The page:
- Place where the work was made
Edo (Tokugawa) period 1615 - 1868
Momoyama period 1573 - 1615 → Japan
- early 17th century
- Media categories
- Screen , Painting
- Materials used
- pair of six-panel screens (byobu); ink and gold wash on paper
a - right screen - (no moon depicted), 155 x 352 cm, image
a - right screen - (no moon depicted), 173 x 370 cm, sheet
b - left screen - (moon in centre), 155 x 352 cm, image
b - left screen - (moon in centre), 173 x 370 cm, sheet
- Signature & date
Signed u.l. [left screen], in Japanese, ink [inscribed] "Sesshu yondai Unkoku Tôeki hitsu [drawn by Unkoku Tôeki, Sesshu IV] [& artist's seal]". Not dated.
Signed u.r. [right screen], in Japanese, ink [inscribed] "Unkoku Tôeki hitsu [drawn by Unkoku Tôeki, Sesshu IV] [& artist's seal]". Not dated.
- Purchased with funds provided by Kenneth Myer 1985
- Not on display
- Accession number
- Artist information
Works in the collection
By the 1400s panoramic landscape screens in the 'suibokuga' style were an established and popular genre. The Japanese 'suibokuga' artists adopted Chinese styles, motifs, compositions and subjects but since they were unfamiliar with Chinese scenery, their landscapes often assumed an imaginary quality. Here Toeki combines the gentle rolling hills native to Japan with the soaring, ragged peaks typical of China. With its high, dense land formation either side of an expansive misty lake and use of atmospheric perspective, the composition is typical of the 'suibokuga' landscape tradition.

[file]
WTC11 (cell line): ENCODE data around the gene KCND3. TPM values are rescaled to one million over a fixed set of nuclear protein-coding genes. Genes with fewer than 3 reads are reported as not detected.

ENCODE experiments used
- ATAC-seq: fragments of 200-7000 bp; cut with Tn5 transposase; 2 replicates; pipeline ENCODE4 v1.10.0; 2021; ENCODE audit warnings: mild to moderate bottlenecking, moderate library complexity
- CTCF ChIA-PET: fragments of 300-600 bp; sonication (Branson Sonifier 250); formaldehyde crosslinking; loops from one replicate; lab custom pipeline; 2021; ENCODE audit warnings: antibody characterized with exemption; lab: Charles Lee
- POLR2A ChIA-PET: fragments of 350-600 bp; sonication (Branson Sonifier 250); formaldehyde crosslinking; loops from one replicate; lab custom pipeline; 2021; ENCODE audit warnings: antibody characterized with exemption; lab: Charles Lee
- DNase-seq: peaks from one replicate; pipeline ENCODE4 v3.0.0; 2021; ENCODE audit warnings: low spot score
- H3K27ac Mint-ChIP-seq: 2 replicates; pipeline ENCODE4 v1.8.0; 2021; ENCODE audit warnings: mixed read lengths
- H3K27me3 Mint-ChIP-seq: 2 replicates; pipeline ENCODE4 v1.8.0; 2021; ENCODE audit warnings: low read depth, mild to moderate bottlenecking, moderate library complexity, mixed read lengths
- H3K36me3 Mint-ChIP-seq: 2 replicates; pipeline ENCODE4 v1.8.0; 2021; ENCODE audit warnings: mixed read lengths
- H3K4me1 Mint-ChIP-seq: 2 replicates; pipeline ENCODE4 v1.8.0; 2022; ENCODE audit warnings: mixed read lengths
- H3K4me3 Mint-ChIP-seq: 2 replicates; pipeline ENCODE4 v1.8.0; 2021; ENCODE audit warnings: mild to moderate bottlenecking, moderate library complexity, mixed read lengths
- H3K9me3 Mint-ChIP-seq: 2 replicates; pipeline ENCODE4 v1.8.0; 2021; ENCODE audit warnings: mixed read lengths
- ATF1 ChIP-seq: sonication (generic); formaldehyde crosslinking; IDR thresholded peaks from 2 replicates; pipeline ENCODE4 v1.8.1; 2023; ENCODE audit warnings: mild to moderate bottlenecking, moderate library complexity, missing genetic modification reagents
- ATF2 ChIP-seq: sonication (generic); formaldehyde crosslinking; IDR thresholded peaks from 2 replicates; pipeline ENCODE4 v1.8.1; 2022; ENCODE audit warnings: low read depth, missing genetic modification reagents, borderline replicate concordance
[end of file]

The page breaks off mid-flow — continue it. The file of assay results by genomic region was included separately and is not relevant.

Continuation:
Toeki's screens recall earlier depictions of the popular Chinese theme of the Eight Views of the Xiao Xiang rivers (in modern Hunan province in the southern part of China). The themes had inspired many Chinese poets and painters and from the 1300s Japanese painters as well. A formula evolved where each of the Eight Views was identified by a set poetic title such as 'Returning sail off distant shore' or 'Wild geese descending to sandbar': Toeki's response to these themes form vignettes within his overall composition. His figures of gentleman scholars have also evolved from Chinese prototypes. Gentlemen scholars were an influential class in Confucian China but one that did not exist in Japan. The two figures on the left are scholars, followed by their servant who carries their zither. Other figures can be seen within the pavilions conversing and reading, activities associated with the ideal of the cultivated gentleman.
The Asian Collections, AGNSW, 2003, pg.209.
Where the work was made
Shown in 4 exhibitions
Great gifts, great patrons, Art Gallery of New South Wales, Sydney, 17 Aug 1994–19 Oct 1994
Art of the brush, Art Gallery of New South Wales, Sydney, 23 Sep 1995–12 Nov 1995
The art of Japanese screen painting, Art Gallery of New South Wales, Sydney, 06 Nov 2004–06 Feb 2005
In one drop of water, Art Gallery of New South Wales, Sydney, 15 Jun 2019–21 Feb 2021
Referenced in 4 publications
Jackie Menzies, Art of the Brush - Chinese & Japanese painting calligraphy, Sydney, 1995, 16 (illus.), 17.
Jackie Menzies and Edmund Capon AM, OBE, Asian Collection Handbook, Art Gallery of New South Wales, Sydney, 1990, 6 (colour illus.).
Jackie Menzies (Editor), The Asian Collections Art Gallery of New South Wales, 'The World of Samurai Culture', Sydney, 2003, 208-209 (colour illus.).
Jacqueline Menzies, Art Gallery of New South Wales handbook, 'Asian', pg. 72-93, Sydney, 1988, 80-81 (illus.).